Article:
5. 5
    Taylor on July 17, 2015

    I too am a new teacher and when reflecting back on my college days, I do remember having a curriculum design class. What I also remember about that class is how confusing and upsetting it was. The idea of curriculum design is very broad. They went through short term and long term planning and different ways to plan around a theme or idea. What I have found is that curriculum design is best learned when you are actually in the field. Sure, I reflect on some of the things I learned while in college but most of what I know now was obtained through experience and hands on practice.

  6. 6
    Latoyia on July 18, 2015

    I enjoyed reading this blog about learning about Curriculum Design. This aspect is something that teachers should be apart of in their district or territory. Sometimes living in a territory things are already made for us to use and we just have to continue with the flow. In my district we have a team leader for each grade level within a school. I see a team leader as a person that fights for their grade level to have the necessary things to be productive and being able to flow smoothly. Sometimes the ones that they have on the committees to design the curriculum does not know what is happening with the students in their classrooms. My point exactly, who deals with the students on a daily basis should have some type of input.
    I really hope that things change for our territory being that we have new leaders that were appointed.

  7. 7
    Quess Hood on September 17, 2016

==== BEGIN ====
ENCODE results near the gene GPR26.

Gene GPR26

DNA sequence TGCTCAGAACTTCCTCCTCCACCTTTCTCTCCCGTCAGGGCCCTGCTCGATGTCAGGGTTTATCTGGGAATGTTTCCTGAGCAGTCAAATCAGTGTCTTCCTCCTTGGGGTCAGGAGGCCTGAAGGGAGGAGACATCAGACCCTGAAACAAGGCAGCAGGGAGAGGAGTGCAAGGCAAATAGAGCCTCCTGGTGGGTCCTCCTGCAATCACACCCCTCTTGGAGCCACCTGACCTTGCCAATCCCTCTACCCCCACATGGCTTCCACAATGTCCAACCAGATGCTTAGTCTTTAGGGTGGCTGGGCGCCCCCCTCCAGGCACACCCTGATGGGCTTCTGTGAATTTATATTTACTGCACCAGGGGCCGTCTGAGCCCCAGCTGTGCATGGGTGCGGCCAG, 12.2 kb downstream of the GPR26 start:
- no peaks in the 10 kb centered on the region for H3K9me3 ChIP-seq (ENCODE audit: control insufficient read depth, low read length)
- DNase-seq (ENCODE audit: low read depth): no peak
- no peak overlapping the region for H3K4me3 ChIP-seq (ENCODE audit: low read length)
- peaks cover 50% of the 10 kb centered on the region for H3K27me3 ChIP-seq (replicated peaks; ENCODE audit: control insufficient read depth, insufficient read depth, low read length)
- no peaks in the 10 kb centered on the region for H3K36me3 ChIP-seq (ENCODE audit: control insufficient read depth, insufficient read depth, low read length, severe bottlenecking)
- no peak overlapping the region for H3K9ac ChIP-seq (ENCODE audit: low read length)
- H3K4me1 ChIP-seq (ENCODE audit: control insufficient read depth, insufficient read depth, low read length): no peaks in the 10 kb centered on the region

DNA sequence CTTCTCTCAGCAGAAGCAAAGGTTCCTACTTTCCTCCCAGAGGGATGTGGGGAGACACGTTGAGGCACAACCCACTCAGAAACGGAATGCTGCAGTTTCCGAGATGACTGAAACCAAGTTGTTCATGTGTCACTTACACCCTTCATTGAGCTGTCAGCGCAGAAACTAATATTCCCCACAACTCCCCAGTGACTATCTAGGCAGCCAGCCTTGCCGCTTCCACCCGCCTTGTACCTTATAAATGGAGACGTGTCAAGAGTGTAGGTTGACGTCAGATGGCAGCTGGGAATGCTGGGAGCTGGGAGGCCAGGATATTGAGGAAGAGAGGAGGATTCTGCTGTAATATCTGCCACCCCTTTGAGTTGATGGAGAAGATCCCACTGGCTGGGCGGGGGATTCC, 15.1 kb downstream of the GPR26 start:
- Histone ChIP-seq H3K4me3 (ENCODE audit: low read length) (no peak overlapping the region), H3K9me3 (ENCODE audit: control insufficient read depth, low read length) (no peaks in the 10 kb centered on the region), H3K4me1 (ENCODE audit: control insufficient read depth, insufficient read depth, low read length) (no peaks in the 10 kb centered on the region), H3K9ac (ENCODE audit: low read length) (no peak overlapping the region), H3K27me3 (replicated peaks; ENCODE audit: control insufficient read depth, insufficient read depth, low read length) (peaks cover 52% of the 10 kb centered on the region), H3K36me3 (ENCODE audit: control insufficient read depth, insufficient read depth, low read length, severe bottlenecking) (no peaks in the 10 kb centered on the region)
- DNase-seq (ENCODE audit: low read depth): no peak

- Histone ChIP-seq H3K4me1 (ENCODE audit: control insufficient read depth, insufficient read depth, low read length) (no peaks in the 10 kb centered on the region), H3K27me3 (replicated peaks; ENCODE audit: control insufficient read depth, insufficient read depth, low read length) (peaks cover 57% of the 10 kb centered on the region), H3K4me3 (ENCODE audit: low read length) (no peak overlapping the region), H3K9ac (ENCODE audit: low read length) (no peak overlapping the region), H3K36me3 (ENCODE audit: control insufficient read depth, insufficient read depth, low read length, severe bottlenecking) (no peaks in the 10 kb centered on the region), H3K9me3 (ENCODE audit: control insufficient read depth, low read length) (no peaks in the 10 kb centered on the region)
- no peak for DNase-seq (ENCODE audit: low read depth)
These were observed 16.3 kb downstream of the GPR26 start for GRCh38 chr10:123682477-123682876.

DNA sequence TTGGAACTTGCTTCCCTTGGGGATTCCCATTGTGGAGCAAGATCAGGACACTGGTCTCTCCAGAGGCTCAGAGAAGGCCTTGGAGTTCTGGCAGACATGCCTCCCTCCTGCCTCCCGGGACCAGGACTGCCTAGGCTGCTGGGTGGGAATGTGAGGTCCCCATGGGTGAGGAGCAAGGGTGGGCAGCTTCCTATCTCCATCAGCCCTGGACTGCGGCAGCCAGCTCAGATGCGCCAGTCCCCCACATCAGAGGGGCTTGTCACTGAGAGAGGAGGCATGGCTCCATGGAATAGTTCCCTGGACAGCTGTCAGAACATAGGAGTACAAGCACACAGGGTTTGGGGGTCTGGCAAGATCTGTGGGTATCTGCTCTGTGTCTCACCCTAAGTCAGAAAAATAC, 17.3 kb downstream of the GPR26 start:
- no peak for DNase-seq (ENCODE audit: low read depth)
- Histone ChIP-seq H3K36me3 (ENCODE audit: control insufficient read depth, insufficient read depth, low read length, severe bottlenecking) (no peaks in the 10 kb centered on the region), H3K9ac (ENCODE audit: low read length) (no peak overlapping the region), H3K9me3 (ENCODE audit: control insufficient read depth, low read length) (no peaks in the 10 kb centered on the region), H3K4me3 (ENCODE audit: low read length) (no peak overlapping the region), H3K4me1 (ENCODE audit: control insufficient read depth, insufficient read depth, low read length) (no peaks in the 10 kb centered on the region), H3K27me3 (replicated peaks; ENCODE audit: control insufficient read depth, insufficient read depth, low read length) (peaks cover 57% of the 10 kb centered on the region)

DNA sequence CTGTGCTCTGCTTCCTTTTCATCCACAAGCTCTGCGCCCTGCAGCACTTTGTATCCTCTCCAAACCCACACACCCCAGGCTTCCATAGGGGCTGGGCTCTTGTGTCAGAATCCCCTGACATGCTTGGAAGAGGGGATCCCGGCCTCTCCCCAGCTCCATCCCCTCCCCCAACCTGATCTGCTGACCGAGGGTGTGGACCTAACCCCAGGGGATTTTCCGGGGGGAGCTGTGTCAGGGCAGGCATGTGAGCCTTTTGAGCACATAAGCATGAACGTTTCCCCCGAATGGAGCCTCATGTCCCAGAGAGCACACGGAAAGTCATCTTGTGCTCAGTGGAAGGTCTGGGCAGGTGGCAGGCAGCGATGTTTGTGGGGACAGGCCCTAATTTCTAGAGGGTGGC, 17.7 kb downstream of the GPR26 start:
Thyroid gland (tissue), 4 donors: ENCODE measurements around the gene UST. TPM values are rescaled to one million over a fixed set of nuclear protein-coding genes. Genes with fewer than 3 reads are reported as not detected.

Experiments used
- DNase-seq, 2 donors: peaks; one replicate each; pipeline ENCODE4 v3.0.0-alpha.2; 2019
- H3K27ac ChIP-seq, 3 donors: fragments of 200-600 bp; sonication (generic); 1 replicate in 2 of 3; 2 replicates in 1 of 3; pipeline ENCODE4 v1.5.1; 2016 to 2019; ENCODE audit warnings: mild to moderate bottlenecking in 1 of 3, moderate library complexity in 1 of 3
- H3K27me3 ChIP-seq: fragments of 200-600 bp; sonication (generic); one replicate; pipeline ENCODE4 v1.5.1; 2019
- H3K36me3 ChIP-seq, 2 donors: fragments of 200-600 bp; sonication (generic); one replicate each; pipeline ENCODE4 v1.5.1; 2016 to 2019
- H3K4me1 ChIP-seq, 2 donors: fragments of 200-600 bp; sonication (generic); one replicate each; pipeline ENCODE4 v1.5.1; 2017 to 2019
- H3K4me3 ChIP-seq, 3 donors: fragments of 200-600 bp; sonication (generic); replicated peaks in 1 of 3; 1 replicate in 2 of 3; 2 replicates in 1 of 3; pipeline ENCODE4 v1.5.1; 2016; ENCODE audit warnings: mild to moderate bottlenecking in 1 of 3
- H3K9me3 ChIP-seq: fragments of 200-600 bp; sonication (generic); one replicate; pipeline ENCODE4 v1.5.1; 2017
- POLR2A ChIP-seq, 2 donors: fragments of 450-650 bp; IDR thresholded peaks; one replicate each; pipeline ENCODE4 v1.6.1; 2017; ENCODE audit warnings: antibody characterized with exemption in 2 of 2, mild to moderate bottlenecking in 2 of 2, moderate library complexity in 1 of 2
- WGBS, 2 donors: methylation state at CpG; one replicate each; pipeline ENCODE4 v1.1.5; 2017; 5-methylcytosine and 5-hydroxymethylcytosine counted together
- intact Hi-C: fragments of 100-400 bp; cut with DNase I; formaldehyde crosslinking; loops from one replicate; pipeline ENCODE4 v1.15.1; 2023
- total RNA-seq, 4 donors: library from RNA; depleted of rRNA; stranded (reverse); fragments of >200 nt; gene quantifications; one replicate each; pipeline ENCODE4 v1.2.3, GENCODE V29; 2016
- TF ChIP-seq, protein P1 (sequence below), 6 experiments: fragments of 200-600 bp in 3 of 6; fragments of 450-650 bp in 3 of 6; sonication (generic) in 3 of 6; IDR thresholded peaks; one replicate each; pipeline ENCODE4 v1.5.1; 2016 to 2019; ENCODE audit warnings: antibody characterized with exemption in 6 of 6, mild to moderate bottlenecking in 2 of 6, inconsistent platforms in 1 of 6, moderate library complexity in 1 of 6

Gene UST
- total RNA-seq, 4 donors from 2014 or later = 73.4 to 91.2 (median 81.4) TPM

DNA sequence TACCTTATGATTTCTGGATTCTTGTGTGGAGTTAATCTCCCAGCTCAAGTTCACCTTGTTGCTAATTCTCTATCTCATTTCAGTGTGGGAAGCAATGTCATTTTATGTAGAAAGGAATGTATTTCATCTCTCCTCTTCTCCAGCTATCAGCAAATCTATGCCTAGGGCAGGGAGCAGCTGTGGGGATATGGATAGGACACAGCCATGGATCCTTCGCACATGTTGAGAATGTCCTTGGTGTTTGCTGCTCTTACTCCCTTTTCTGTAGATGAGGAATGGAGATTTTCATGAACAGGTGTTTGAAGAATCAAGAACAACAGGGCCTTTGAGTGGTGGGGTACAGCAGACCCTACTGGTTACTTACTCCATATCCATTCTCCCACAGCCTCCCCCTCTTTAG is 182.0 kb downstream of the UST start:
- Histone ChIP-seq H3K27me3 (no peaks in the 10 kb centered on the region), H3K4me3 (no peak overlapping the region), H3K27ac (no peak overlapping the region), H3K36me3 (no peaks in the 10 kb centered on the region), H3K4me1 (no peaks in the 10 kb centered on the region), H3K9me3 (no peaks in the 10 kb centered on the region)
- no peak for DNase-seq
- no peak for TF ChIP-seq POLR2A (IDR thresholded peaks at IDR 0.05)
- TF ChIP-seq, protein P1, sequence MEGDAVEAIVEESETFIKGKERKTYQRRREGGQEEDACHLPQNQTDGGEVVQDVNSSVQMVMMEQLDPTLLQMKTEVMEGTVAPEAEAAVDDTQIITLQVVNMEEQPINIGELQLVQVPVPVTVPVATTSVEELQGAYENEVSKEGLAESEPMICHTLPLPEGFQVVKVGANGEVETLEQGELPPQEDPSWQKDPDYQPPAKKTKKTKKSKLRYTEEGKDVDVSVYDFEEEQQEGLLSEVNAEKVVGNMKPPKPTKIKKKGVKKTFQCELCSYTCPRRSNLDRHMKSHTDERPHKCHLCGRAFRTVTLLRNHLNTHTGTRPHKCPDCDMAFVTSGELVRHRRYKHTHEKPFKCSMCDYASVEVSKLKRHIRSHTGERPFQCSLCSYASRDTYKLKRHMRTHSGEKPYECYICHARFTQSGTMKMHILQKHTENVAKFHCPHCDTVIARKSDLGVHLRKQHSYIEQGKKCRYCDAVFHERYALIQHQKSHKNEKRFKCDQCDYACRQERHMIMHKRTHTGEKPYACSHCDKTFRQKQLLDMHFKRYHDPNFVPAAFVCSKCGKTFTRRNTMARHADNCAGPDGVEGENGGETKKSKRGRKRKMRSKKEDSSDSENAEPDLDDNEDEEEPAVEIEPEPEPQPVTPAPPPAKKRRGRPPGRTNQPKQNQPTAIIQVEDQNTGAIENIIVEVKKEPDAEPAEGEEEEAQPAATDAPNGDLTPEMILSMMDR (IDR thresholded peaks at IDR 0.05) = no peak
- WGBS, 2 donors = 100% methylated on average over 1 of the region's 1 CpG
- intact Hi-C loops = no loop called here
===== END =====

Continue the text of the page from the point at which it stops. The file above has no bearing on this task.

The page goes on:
Curriculum Design has been on my radar for professional development for the past few years. I am interested in learning about how the curriculum I am using was developed and how it is best assessed. I want to gain knowledge about the curriculum I am teaching so I am able to teach it more effectively. I truly believe that if a teacher understand the objectives being taught, the instruction will be more effective. This type of professional development will also provide specific ways to teach standards that have been developed for their particular class. This type of professional development will also provide ideas and strategies for completing formative and summative assessments. Everything a teacher does is centered around student learning. There is no better way to increase student learning than understand the curriculum design.

  8. 8
    Ashley Garrett on July 19, 2017

    I found it very interesting that most educators wanted to learn more about curriculum design. What are the factors and reason? Are they aspiring teacher leaders or are they unhappy with their current design of curriculum? I would too be more interested into curriculum design, simply because curriculum should outline differentiated instruction for all learners. Curriculum design is very critical and beneficial not only for students but the teacher also. It allows the teacher to be comfortable and in control, especially if designed by self. Curriculum design also allows creativity, it is also important teachers design their curriculum because they know their students the best. The teacher know all the types of learning styles and what works to better support the classroom. Differentiated instruction is equally important, in order to create and design a supportive curriculum it is important that teachers know and understand differentiated instruction.